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Love it or hate it, there is no denying that venture capitalists have played a role in shaping the world over the past few decades. It’s just that most of the venture money in that period has gone towards funding software and internet companies.
That’s now starting to change. As the climate crisis worsens and governments look to reshape markets, venture capitalists are beginning to pour increasing sums into startups that will provide some of the solutions to cutting emissions. Throw in $374 billion into climate- and energy-related government spending included in the new US climate bill, and you can expect a startup supercharge.
“People are beating down our doors,” says Gabriel Kra, co-founder of the venture capital firm Prelude, in a discussion on Bloomberg Green’s Zero podcast. “The market size has just increased.”
Kra spoke to Zero about the role that venture capitalists play in building companies, which goes beyond the money they invest. He also talked about that time he got arrested at a climate protest, and why he’ll never say never on getting arrested again.
This is an edited and condensed version of the highlights of Kra’s interview. You can listen to the full conversation with Kra below, and read a full transcript here.
Akshat: Would companies you back have succeeded regardless of whether Prelude gave them money?
Gabriel: There are some entrepreneurs for whom the money is just a source of fuel. That’s a small segment. There’s a much larger segment where investors did something beyond funding them that helped them succeed.
A mentor told me early in my career that you spend a lot of your time as a VC helping the companies that need help, rather than the ones that are crushing it and only call you when they need some advice. So the most gratifying part of my job is when you find a team that needs help. Not out of distress, but because I know something or I have a set of experiences that they do not have.
Akshat: US investing in climate startups can be neatly split into two eras. One starting in the mid-2000s until 2011, and then the second one starting in 2012 that’s still going. What changed between the two eras?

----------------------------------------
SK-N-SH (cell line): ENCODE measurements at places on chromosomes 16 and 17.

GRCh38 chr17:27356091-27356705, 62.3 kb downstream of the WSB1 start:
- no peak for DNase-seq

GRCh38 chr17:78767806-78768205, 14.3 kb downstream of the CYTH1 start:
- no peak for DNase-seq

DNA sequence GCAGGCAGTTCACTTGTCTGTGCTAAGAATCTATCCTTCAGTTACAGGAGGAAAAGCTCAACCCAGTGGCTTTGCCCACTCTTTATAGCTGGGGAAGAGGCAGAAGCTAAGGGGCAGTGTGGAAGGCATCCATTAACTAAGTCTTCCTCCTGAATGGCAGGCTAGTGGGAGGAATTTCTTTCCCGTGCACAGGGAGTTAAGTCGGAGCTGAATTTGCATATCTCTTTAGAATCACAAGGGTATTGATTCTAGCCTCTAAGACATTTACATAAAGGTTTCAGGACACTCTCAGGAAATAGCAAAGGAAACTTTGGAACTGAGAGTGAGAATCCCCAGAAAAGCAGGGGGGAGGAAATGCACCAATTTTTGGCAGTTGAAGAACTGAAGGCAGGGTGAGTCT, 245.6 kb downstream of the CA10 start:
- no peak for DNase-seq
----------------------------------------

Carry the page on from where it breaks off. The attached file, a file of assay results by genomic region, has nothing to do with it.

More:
Gabriel: Let’s take batteries as an example. We worked a ton on batteries starting in 2007 or maybe even a little earlier. A lot of those companies just flat-out failed. The electrochemistry didn’t work. The scaling didn’t pan out. But many battery startups are succeeding now. Partly because of the advances in machine learning and the cost of cloud computing that we can now bring to bear to solve hard problems.
The other thing that has changed is the sense of urgency. I now firmly believe that people, corporations, and governments all understand the problem. That has resulted in the right flows to the capital markets. Not just venture capital, but everything from early-stage investing to late-stage growth. There is capital available for great entrepreneurs who are tackling hard problems in a way that wasn’t possible in the first era. That is why this second clean tech boom has been more successful.
Akshat: How exactly does the Inflation Reduction Act boost US startups?
Gabriel: I’ve been focused on grid-scale batteries. The bill has tax credits for domestic manufacturing that make it economic for many startups to manufacture and sell their new batteries from day zero. It enables us to go faster and bring down the cost faster. And that brings manufacturing onshore, not just for startups but also for big companies. There are also standalone credits for energy storage that creates demand for batteries. We believed we had a robust and strong progression, but now people are beating down our doors.
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